Start, Stop, Continue is a strategy that provides specific times and ways for students to reflect and give feedback to each other and their teacher on the lesson or project that they are working on. Teachers can implement the feedback protocol in multiple layers. In the middle of a lesson, teachers process with students and ask them what the class as a whole should start doing, stop doing, and continue doing in order to be successful in reaching the learning target. At the end of a lesson or unit, teachers connect (start talking) with their students, model (stop the lesson) problem solving and vulnerability, and respond to (continue to meet) students’ needs.
Determine when and with what frequency you would like to use this protocol. Some examples include:
During a PBL project, use the protocol at the mid-point check in or at the end of the project
At the end of a unit of study
As a daily exit ticket
Model the start, stop, continue protocol with students to get their feedback on the unit overall.
Start, stop, and continue can also be used within a lesson to check for students' understanding.
Start the lesson. Explain the learning target. Provide examples of what success will look like at various levels. See “proficiency examples” resource below.
Stop. Model problem solving and vulnerability.
Stop the lesson if it is not working. See the “Is my lesson working?” resource below for ideas on how to do quick assessments.
Stop after the lesson before moving on to an assessment. Do not rush onto the next assignment or topic or lesson or unit. Allow students the opportunity to provide feedback. The teacher needs to allow themselves the opportunity to re-teach and revise the same way they should allow students the opportunity to revise practices, assignments, and assessments.
Possible prompts for feedback:
What should we do next time? (start)
What should we avoid next time? (stop)
What do you think went well during that lesson? (continue)
During a lesson or in the middle of a unit, respond to student's start, stop, and continue feedback with adjusted instruction. Use the built-in checks for understanding as a chance to rephrase, provide missing information, or offer supplemental resources.
Repeat the process as frequently as possible, such as in daily lessons, in the middle of a unit or at the end of a unit. Never stop soliciting student input.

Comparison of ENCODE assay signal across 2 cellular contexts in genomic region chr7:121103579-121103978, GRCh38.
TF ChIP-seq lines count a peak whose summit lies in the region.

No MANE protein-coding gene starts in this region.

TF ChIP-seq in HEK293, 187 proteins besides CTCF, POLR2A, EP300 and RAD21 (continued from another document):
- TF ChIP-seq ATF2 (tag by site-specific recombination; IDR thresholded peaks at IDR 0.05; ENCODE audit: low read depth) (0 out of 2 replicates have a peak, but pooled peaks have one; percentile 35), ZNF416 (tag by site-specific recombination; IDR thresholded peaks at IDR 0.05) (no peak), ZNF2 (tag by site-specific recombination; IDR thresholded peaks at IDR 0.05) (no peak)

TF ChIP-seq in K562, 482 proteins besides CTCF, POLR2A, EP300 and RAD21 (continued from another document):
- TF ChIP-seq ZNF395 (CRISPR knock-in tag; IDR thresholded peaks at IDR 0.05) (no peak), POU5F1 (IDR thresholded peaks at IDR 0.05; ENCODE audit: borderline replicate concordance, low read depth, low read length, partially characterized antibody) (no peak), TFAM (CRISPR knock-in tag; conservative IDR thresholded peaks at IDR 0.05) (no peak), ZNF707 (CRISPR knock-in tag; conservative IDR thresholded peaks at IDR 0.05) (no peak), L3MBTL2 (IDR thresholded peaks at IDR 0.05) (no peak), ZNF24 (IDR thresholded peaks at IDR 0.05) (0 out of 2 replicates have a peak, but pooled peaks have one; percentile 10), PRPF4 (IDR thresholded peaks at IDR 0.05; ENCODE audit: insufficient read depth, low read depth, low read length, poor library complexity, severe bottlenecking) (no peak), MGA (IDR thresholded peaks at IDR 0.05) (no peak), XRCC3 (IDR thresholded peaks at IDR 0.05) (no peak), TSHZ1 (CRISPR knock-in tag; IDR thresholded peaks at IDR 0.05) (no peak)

The root of success for Stop, Start, Continue is relationships. Building relationships with ELs is essential in establishing trust. ELs need the opportunity to voice their individual experiences and need a safe space to say what they are struggling with. The struggles of ELs will be different than those of native English speakers, therefore the methods of reflection need to be different as well.
Create an anchor chart with visuals to display and define start, stop, continue.
Give students sentence steps for their responses.
I think we should start doing_______in class because ______.”
I think we should stop doing ______ in class because ______.”
I think we should continue doing _______ in class because _____.”
Students with different abilities require different instructional strategies. Instruction should be modified and adapted as student needs and 504s or IEPs require. Students with disabilities of any type benefit from the same opportunity to express themselves as all other students.
Become familiar with all components of student needs, especially those documented in IEPs and 504s.
Preplan for modifications and accommodations to be most prepared for instruction.
Instruction should be fluid and adapted or redirected based on student needs.
Implement instructional strategies that allow students to collaborate.
Consider turn and talk.
Offer opportunities for students to share feedback without having to share verbally in front of the class.
Consider FlipGrid or Written Options (see Think Sheet resource)
In distance learning, it is harder than ever to connect with students. Teachers should take every opportunity available to connect with students and get their insight on what they need to be successful. Start, Stop, Continue provides the perfect opportunity for just that.
Utilize any interaction features available. Just because students’ cameras are not on does not mean they are not engaged. Allow chats, reactions, emojis, and any other means to serve as checks for understanding, formative assessment, and reflection.
Consider using “breakout room ” features in which teachers form small groups of students to complete the feedback protocol completely or divide responsibility. Allow one group to focus on what needs to start happening, another on what needs to stop happening, and another on what needs to continue happening. After collaborating with their groups, students can share ideas with the whole class.
This strategy can be used with my end of semester/year reflection lesson because it allows teachers the chance to take student input and use it as a driving factor in planning for future instruction.
In developing this strategy, the following resources were consulted.